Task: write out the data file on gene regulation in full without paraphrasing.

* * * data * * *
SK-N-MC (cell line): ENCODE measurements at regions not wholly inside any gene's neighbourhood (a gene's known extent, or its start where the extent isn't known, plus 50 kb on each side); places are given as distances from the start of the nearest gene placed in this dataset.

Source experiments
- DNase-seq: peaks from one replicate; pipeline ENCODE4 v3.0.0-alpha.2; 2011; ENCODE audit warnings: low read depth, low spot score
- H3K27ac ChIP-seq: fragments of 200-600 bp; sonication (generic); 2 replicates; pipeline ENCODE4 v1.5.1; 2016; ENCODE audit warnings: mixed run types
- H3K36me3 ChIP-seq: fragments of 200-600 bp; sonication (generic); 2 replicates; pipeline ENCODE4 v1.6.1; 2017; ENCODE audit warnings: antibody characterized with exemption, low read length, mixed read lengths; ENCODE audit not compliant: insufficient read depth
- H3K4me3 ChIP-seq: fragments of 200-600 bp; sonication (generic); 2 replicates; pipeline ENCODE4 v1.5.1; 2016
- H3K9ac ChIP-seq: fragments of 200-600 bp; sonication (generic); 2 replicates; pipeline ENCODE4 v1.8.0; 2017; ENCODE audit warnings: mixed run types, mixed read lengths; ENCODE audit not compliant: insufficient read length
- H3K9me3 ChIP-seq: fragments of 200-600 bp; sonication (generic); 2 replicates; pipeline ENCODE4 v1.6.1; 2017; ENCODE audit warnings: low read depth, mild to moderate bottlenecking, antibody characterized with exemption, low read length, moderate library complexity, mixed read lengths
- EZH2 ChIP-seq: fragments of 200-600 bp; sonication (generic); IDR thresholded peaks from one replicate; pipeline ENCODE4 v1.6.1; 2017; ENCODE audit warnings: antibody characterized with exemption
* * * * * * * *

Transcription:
SK-N-MC (cell line): ENCODE measurements at regions not wholly inside any gene's neighbourhood (a gene's known extent, or its start where the extent isn't known, plus 50 kb on each side); places are given as distances from the start of the nearest gene placed in this dataset.

Source experiments
- DNase-seq: peaks from one replicate; pipeline ENCODE4 v3.0.0-alpha.2; 2011; ENCODE audit warnings: low read depth, low spot score
- H3K27ac ChIP-seq: fragments of 200-600 bp; sonication (generic); 2 replicates; pipeline ENCODE4 v1.5.1; 2016; ENCODE audit warnings: mixed run types
- H3K36me3 ChIP-seq: fragments of 200-600 bp; sonication (generic); 2 replicates; pipeline ENCODE4 v1.6.1; 2017; ENCODE audit warnings: antibody characterized with exemption, low read length, mixed read lengths; ENCODE audit not compliant: insufficient read depth
- H3K4me3 ChIP-seq: fragments of 200-600 bp; sonication (generic); 2 replicates; pipeline ENCODE4 v1.5.1; 2016
- H3K9ac ChIP-seq: fragments of 200-600 bp; sonication (generic); 2 replicates; pipeline ENCODE4 v1.8.0; 2017; ENCODE audit warnings: mixed run types, mixed read lengths; ENCODE audit not compliant: insufficient read length
- H3K9me3 ChIP-seq: fragments of 200-600 bp; sonication (generic); 2 replicates; pipeline ENCODE4 v1.6.1; 2017; ENCODE audit warnings: low read depth, mild to moderate bottlenecking, antibody characterized with exemption, low read length, moderate library complexity, mixed read lengths
- EZH2 ChIP-seq: fragments of 200-600 bp; sonication (generic); IDR thresholded peaks from one replicate; pipeline ENCODE4 v1.6.1; 2017; ENCODE audit warnings: antibody characterized with exemption